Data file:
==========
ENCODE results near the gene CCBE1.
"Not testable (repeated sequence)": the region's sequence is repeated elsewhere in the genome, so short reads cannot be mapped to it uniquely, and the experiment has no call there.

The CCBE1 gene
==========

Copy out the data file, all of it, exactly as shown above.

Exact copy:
ENCODE results near the gene CCBE1.
"Not testable (repeated sequence)": the region's sequence is repeated elsewhere in the genome, so short reads cannot be mapped to it uniquely, and the experiment has no call there.

The CCBE1 gene